Arrowhead Industries Corp.
Issue Jul Aug 15
Without Arrowhead Industries Corp.’s products, the flexible rubber and plastic weatherseals that keep air and water out of automobile doors, windows and trunks would simply fall off the flanges. “Our products give weatherseal the structural integrity to grasp onto the flange of the car door or trunk or any areas that weatherseal goes on,” CEO and owner Alex Scovil explains.
Arrowhead’s lanced and stamped metal carriers for rubber and plastic weatherseals and glass run and trim products are extruded by Tier 1 weatherseal manufacturers inside the rubber so they are not seen by the average consumer. The core metal inserts can be manufactured from cold-rolled, stainless or electrogalvanized steel, aluminum and all types of adhesive-coated steel and aluminum. They are manufactured from coils of aluminum or steel that are slit by Arrowhead instead of by a supplier.
“Of our competitors in North America, I believe we’re the only one that has slitting in-house,” Vice President Alec Scovil maintains. “We also have a bit of vertical integration. We can keep our inventory low by buying coils of different grade and gauge combinations. We might have 150 different products, but only 15 or so different grades and gauges. We can buy wide master coils of material and slit them, so we can stay leaner and react more quickly as we get orders. We also have a bit of horizontal integration by having our own tool room where we make and maintain the vast majority of our machining and tooling.”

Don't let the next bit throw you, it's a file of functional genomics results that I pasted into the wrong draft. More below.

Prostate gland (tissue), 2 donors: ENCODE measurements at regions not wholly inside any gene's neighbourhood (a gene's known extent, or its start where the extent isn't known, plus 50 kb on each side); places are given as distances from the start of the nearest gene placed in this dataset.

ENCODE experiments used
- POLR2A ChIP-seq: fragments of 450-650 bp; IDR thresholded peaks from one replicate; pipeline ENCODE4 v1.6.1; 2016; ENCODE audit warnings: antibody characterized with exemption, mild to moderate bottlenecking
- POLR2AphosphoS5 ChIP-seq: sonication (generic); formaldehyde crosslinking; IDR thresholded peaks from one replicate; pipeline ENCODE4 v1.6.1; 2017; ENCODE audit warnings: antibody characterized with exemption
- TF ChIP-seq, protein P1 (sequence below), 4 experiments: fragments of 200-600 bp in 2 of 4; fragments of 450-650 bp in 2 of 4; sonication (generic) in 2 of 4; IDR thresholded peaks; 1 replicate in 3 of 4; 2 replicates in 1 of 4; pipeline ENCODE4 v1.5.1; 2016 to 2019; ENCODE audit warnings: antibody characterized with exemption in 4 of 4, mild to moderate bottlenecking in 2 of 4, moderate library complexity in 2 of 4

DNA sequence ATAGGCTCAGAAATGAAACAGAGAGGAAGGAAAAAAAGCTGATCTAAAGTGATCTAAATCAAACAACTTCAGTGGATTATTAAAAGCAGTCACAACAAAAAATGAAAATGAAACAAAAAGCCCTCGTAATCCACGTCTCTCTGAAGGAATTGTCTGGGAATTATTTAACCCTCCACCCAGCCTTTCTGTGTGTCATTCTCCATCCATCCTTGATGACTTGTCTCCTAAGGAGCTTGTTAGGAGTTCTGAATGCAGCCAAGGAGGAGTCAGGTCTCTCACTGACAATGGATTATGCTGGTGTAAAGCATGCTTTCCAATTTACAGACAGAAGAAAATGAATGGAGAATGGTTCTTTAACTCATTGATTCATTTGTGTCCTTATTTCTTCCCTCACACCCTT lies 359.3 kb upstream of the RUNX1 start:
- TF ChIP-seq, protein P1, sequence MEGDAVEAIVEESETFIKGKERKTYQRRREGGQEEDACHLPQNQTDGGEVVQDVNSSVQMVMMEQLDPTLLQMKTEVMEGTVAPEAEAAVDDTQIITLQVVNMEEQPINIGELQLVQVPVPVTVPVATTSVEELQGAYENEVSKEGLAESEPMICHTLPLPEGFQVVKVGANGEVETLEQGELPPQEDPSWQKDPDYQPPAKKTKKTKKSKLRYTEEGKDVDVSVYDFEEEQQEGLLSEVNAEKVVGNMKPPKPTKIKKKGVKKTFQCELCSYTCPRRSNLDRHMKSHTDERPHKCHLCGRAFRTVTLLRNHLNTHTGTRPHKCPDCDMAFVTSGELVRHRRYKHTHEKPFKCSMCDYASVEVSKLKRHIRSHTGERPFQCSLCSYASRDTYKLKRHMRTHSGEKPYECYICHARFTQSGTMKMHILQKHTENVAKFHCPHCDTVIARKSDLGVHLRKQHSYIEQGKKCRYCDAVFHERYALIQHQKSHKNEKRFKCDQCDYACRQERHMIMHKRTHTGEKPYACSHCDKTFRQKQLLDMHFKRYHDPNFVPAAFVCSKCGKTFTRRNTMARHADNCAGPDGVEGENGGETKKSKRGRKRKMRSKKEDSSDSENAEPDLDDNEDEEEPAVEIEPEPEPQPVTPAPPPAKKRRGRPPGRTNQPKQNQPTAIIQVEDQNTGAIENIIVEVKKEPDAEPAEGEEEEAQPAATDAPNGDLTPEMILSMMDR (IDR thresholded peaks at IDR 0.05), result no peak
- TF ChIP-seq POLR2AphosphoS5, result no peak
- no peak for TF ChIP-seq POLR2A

Arrowhead Industries Corp. has always made its own manufacturing equipment. “Our lancing equipment – which manufactures the vast majority of our products – is all custom-made in our Cleveland plant,” Scovil continues. “We also make our own winding equipment, which takes the material from the line and winds it onto spools.” The company offers returnable and disposable spools.
Scovil emphasizes that Arrowhead Industries specializes in a single type of product. “Where we differentiate ourselves from our competitors is that we service our ccustomers and react more rapidly than our competitors do,” Scovill asserts. “A big reason for that is we are the only one of our competitors that concentrates strictly on these metal inserts or carriers, while for our competitors, that is one of the several product lines they have. Our entire company is focused on making sure that we react quickly and get high-quality product to our customer on time.”